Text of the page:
As iron continues to build up in the body,complications happen more often

People with sickle cell disease and iron overload had higher rates of:

Pain episodes (64% vs. 38%)

Organ failure (71% vs. 19%)

Death (64% vs. 5%)

Defined as

Serum ferritin = test to assess iron level in the blood

levels >1,500 ng/mL and

Transferrin saturation = amount of iron bound by proteins (transferrin) in the blood


Consider your kidneys!

Kidney complications are common in people with sickle cell disease – affecting 30-50% of adults. Careful monitoring of kidney function is important to prevent further damage to the kidneys. Talk to your doctor and ensure you are on an appropriate iron chelator at the right dosing level that doesn’t impact your kidneys or liver. Your doctor may recommend that you see a specialist to evaluate your kidney function.

The only way to know if your iron chelator is working is to have your iron levels checked regularly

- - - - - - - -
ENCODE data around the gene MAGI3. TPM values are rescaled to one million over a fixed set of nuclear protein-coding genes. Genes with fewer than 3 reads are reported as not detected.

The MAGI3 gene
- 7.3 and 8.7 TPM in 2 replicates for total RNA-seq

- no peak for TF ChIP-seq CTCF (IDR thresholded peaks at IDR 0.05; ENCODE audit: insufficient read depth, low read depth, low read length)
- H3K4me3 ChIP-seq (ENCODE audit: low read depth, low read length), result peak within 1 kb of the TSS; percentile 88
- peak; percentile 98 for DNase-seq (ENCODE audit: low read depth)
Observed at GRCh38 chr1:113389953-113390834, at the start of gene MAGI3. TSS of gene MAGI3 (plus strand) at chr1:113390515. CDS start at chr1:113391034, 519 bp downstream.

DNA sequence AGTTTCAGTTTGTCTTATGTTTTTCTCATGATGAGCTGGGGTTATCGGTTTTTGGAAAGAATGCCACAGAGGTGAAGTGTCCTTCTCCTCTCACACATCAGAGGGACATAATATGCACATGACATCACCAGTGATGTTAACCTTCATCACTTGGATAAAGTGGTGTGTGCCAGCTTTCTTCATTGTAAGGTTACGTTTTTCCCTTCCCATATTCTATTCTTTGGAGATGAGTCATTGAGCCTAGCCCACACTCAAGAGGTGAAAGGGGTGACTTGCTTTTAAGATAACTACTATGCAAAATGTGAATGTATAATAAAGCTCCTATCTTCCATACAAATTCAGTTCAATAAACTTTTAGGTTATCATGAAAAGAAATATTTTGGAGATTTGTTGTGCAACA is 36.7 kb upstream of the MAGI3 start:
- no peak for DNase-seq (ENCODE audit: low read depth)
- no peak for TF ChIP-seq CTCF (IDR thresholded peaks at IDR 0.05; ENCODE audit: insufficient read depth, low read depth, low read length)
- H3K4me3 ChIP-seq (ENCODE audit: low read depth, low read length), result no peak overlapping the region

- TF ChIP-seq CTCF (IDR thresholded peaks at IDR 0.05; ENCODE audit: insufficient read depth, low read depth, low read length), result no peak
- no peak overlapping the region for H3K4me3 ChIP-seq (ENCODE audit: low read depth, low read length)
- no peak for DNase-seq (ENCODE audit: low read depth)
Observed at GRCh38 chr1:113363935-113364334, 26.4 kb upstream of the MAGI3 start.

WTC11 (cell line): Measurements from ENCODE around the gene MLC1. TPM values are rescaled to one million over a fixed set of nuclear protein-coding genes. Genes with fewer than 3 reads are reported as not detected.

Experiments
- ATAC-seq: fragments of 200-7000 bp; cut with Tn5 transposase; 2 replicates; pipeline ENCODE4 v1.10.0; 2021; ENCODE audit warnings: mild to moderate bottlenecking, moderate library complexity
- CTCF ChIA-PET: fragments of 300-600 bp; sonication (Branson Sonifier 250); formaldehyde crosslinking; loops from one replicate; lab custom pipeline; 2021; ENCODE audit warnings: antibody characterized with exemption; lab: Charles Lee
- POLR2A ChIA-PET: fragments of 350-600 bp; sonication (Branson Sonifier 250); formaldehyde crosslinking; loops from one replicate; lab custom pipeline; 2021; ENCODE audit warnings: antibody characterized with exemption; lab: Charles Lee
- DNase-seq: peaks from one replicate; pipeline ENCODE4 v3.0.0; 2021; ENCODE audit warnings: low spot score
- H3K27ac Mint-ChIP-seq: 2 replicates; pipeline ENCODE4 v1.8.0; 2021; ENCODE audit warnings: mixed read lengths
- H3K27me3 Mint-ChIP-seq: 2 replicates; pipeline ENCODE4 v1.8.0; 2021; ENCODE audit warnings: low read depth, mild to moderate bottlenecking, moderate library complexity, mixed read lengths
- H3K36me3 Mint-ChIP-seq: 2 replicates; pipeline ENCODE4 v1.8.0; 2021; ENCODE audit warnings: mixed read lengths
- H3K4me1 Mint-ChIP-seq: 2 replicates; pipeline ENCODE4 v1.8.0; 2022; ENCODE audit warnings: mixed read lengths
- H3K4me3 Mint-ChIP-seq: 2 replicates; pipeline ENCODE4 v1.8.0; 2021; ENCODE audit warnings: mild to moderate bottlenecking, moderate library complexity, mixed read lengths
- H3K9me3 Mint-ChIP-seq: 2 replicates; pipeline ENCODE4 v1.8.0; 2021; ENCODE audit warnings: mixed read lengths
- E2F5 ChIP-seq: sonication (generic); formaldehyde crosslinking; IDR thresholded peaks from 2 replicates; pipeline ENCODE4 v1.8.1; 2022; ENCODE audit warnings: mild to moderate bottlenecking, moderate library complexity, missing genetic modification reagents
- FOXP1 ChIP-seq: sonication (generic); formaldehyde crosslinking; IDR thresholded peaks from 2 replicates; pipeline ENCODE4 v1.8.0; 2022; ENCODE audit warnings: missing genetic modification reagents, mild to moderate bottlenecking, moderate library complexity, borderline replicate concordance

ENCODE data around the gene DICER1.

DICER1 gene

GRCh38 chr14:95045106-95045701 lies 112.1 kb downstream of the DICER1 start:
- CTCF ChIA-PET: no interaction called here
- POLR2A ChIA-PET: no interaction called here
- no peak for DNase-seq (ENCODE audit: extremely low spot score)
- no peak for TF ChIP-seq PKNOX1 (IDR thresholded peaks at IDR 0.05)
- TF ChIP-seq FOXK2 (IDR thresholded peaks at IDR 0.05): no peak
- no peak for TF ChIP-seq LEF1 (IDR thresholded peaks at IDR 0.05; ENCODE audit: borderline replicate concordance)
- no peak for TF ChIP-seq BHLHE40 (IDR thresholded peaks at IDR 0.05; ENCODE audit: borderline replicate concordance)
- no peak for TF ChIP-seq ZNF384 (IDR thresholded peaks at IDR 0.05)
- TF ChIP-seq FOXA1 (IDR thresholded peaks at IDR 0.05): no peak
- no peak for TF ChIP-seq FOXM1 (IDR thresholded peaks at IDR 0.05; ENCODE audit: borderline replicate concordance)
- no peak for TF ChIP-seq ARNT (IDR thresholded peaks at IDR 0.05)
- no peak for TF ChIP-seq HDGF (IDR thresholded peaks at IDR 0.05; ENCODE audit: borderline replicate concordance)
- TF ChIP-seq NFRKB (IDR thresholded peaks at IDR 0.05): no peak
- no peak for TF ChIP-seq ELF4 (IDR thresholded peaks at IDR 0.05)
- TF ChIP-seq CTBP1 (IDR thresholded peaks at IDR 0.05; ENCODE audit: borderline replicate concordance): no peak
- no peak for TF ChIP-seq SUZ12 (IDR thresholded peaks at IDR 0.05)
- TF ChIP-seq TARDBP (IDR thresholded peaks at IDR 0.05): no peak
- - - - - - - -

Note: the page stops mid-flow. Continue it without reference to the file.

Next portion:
Iron chelation needs to be adjusted regularly or even switched depending on your iron level, weight, and tolerance to side effects

Sickle Cell Disease treatment guidelines support regular monitoring of serum ferritin, and MRI T2* of the heart and liver
ParameterTargetRecommended Monitoring

Serum ferritin = test to assess iron level in the blood

25-300 ng/mLMonthly

Liver iron concentration = amount of iron in the liver

0.8-3.5 µg/g dry weightEvery 1-2 years

T2* = a type of MRI sequence that uses relaxation time of two protons to measure visible differences on images. In this case T2* represents the amount of iron build-up. T2* scans can be conducted on the heart and liver and the same time.

>30 milliseconds (ms)Performed if you have:
  • sickle cell disease with a high iron load (liver iron concentration of >15 mg/g [dry weight (dw)]) for 2 consecutive years or more
  • signs of organ damage because of transfusional iron overload
  • or signs of damage to heart function

MRI = magnetic resonance imaging

With the right iron chelation for you, treatment helps to maintain iron levels within recommended ranges.

Get inspired by other's living with
sickle cell disease

Watch Tyler's story

Watch Ismäel’s story

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